Agile embraces the unknown exactly like this. It does not deny the fact that we cannot know and predict everything. While waterfall-based approaches treat the world like a controlled environment with a strong self-esteem and long-term detailed plans; a lean/agile mind inherently knows that the map is not the territory and positions itself to survive through consequential events.
Therefore, an agile mind is closer to how the software world actually works.
Containing the damage
What can we do when a consequential event happens?
We can either pick a more flexible, opportunistic, customer-oriented approach like lean/agile, or something else that sits on the opposite side of the bar.
The cost of containing damage can skyrocket if we follow a path that is inherently rigid and in denial of realities.
- Reduce risks as feasible, appropriate as possible, to contain the damage when the risk realises
- Be prepared and have the flexibility to make course corrections, to react on events without losing time
Both of these points map to many of the lean/agile principles.
When we read The Black Swan, we are exposed to a clear portrayal of the world as it brutally exists. It is definitely not a recipe book. It teaches us how to look at the world in a different, much better way.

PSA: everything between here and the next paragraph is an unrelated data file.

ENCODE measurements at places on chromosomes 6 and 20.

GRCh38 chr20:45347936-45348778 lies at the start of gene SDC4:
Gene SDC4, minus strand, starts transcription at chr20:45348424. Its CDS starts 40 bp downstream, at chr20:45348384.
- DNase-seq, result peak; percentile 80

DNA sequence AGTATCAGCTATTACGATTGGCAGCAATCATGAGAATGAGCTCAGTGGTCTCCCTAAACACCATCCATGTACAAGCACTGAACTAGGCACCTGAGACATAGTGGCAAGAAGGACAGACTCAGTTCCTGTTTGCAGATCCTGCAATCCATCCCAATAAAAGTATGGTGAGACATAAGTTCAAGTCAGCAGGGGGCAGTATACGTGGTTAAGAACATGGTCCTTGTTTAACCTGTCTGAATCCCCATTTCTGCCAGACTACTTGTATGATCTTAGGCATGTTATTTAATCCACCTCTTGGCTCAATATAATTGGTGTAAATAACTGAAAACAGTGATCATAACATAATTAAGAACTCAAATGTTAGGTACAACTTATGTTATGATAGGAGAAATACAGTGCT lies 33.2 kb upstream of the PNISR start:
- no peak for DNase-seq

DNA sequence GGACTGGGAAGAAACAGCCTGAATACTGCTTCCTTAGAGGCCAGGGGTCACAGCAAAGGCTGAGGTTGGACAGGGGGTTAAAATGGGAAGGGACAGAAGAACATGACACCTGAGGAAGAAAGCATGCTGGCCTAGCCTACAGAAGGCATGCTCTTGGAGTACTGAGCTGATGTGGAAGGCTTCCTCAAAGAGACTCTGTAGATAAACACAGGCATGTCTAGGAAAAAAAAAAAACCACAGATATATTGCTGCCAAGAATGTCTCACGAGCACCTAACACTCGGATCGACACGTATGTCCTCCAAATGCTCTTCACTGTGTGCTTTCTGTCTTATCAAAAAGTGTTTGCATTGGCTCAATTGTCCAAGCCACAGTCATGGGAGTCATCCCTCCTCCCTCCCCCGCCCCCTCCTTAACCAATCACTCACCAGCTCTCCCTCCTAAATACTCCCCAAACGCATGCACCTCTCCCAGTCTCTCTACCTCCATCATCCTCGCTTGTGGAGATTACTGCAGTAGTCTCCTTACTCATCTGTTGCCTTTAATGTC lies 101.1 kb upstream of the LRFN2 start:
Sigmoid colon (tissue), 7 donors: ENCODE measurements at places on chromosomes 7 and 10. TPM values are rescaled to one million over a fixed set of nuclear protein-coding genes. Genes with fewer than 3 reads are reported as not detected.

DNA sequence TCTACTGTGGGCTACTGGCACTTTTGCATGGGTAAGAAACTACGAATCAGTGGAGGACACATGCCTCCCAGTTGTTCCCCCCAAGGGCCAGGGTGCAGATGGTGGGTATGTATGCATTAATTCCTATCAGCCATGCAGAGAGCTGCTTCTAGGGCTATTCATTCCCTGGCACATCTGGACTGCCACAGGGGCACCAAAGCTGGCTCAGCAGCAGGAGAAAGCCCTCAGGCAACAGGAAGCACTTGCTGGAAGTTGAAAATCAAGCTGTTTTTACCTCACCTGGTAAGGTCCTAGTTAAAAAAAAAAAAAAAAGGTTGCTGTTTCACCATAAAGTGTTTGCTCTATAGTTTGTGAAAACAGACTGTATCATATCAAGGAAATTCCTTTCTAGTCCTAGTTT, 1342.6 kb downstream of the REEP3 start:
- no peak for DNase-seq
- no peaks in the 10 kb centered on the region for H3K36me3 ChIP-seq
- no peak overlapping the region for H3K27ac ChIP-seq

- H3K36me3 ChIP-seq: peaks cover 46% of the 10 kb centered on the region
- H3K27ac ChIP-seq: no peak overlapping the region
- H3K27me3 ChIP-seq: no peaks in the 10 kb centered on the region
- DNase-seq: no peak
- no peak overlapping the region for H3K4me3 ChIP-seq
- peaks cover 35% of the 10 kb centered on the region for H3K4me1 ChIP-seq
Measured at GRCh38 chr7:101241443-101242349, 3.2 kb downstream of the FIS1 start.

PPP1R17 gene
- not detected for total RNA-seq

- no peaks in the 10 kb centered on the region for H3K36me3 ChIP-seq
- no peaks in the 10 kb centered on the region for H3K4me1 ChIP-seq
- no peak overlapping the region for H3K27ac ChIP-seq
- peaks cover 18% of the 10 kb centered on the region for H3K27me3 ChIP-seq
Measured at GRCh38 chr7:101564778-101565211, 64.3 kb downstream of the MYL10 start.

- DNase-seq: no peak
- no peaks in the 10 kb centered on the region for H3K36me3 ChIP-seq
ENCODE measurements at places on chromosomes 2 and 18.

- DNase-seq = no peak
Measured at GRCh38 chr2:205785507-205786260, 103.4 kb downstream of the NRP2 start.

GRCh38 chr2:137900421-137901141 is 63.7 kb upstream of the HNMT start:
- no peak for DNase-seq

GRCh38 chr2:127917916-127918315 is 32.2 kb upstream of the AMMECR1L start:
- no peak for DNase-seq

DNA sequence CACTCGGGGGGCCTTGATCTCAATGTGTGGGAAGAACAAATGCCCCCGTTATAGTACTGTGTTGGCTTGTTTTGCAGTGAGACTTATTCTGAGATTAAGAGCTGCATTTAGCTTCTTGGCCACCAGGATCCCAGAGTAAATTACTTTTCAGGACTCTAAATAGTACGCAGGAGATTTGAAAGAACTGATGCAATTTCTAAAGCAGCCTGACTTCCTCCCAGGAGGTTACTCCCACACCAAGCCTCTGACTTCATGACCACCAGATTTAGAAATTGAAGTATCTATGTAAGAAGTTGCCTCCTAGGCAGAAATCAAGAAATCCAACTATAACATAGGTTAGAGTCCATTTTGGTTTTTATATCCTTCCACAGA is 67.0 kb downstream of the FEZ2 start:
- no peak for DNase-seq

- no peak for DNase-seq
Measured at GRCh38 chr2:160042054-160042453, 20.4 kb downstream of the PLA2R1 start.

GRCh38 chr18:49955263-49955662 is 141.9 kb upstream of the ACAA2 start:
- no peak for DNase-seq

On the other hand, agile principles start with the assumption that our problem domain is complex, non-deterministic and empirical. We often do not question it, but I believe that internalising this assumption is important to see why those principles work better. If we dig into failed agile transformations, more often than not, we will see that the organisation still tried to deal with the world as if it was living in Mediocristan.
If the world and the business we live in is part of Extremistan, it also implies that there will be some black swan events. If those events satisfy the criteria and happen consequential enough for our existence (team, company, product, etc.) we will have to deal with them somehow. Since lean/agile principles naturally prepare us better than other approaches that deal with such events, we can conclude that lean/agile is a very good way to survive in Extremistan.